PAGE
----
North Carolina: Easley Tax Plan Too Good to Be True?


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Another entry in the "no-tax floor" sweepstakes this week-- and a harsh reminder of the limitations of this approach to low-income tax relief. North Carolina Governor Mike Easley released his budget proposal for the upcoming fiscal year last week. The headline, from a tax perspective, was a plan to cut income taxes for more than a million low-income families. As the Asheville Citizen-Times covered it:
More than 1.2 million North Carolina taxpayers will get a break if Gov. Mike Easley's budget proposal released on Thursday becomes law. Easley wants to eliminate the state income tax for nearly 600,000 low-income taxpayers and cut taxes in half for an additional 630,000.
Here's the Greensboro News-Record on how the plan would work:

Those who would pay no income taxes under Easley's plan include single people who make less than $5,000, married couples making less than $10,000 and those filing as head of household making less than $7,500.

Those who would have their income tax bill cut in half include single people making between $5,00 and $12,500, married couples making between $10,000 and $25,000 and heads of household making $7,500 to $20,000.

This all sounds great. But the folks at the North Carolina Budget and Tax Center put their heads together and figured out that the numbers didn't quite add up. In particular, BTC researchers noticed that the folks who would be "taken off the rolls" under the Easley plan are, in large part, paying no income tax to begin with.

Look at married couples: Easley proposed to exempt all married couples earning less than $10,000 from income tax. This is great-- but it's already part of the tax law. A married couple with no kids can claim a standard deduction of $6,000 in 2007, plus a $2,500 exemption for each spouse, which means a total of $11,000 of income is sheltered from tax. A couple with kids currently enjoys an even higher no-tax floor.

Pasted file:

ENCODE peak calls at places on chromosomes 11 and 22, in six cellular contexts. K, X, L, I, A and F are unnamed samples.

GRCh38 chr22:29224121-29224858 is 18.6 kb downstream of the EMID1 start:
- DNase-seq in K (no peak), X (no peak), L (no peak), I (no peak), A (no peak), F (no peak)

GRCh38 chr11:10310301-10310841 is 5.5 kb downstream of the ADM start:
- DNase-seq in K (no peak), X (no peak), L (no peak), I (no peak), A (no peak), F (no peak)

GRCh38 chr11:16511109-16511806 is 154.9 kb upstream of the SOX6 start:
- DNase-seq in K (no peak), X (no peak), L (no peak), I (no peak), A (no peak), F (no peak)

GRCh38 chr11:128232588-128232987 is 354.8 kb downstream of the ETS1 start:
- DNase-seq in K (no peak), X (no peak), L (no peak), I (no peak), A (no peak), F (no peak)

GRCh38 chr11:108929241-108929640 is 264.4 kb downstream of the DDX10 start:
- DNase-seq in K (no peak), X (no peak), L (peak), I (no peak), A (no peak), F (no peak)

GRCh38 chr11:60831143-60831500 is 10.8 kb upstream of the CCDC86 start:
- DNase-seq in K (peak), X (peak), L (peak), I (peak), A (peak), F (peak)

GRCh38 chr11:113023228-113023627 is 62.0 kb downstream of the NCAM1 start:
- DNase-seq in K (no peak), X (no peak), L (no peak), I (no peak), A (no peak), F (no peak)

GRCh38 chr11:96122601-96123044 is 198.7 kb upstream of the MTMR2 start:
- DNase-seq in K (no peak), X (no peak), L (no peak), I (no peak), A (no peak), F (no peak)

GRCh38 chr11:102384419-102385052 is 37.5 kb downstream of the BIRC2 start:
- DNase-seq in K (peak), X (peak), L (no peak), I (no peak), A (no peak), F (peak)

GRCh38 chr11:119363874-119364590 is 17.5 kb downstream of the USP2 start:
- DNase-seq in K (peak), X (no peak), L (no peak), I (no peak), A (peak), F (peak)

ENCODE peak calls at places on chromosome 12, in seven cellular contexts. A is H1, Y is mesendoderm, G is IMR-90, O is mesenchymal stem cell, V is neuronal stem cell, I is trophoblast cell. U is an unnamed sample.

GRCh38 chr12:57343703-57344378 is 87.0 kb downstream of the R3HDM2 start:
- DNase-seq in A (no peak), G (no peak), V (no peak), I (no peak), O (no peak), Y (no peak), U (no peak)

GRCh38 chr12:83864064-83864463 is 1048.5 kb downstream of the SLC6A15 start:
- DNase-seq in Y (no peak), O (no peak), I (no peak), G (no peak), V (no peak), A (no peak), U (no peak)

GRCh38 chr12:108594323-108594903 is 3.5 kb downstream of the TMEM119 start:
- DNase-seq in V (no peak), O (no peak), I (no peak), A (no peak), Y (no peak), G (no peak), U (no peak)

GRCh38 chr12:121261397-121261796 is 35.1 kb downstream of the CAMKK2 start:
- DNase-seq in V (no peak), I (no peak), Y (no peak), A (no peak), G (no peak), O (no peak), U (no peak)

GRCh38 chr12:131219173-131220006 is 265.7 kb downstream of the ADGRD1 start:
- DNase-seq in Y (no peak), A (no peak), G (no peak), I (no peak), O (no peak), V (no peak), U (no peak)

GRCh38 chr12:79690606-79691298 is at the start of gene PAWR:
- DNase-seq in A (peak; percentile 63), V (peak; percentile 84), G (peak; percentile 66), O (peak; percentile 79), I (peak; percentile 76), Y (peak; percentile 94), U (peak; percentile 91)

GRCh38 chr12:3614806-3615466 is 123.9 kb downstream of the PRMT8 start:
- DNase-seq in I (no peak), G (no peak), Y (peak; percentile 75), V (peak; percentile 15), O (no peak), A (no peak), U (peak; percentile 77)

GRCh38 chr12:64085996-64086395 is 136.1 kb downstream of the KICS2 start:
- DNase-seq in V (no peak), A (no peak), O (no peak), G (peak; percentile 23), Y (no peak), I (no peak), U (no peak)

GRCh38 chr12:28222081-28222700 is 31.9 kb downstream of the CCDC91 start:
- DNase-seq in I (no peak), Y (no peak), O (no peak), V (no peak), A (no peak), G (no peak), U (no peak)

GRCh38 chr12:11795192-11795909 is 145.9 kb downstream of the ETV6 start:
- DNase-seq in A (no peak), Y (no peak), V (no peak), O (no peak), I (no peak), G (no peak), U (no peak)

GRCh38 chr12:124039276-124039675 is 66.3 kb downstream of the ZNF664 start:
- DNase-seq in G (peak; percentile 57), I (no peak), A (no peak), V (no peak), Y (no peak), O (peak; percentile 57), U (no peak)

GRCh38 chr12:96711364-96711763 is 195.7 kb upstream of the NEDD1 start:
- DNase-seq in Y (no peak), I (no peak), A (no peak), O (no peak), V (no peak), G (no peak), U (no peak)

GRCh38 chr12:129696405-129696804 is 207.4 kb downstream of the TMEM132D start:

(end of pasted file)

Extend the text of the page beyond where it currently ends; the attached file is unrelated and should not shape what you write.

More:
You can do the same math for single people (Easley proposes a $5,000 floor; current law gives singles a $3,000 standard deduction and a $2,500 personal exemption, so singles already have a $5,500 floor.) and heads of household. So, the BTC folks sensibly asked, if married couples, singles, and heads of household aren't being taken off the rolls, exactly who is? The answer, according to an ITEP analysis: dependent filers. Kids with lawn mower money and/or trust funds, as well as elderly dependents. And a lot less of them than Easley's office has claimed. A BTC report released today spells out the details.

None of this is to say that Easley's plan is a bad one. The early press on the BTC report screams that Easley's plan is "flawed," but the most important flaw is in the administration's math. The goal of reducing incomes taxes on low-income families is a fine one, but the administration seems to have made a few math errors in constructing their claims about it.

The BTC report identifies a number of ways in which Easley could make his income tax plan better targeted, most important of which would be making any low-income credits refundable. This means that the credit could be used to offset not just income taxes but the sales and property taxes that hit low-income working families the hardest.

If the design problems with the Easley plan take the wind of the administration's sails, that would be a shame. The BTC's report has more good than bad to say about Easley's plan, and the administration's heart appears to be in the right place.

But the Easley plan does raise important questions about the "no-tax floor" approach to low-income tax cuts. Focusing on "taking people off the rolls" arguably puts too much emphasis on reducing a low-income family's income tax from $10 to zero, and does nothing to solve the much more important tax problems facing such families, primarily sales, excise and property taxes. A quick glance at the North Carolina result from ITEP's Who Pays report shows that the income tax is the least problematic tax out there from a tax fairness perspective.

Here's hoping BTC's eagle-eyed number-crunching leads to a better result (say, an EITC for North Carolina) rather than deep-sixing Easley's stated goal of providing low-income tax relief.
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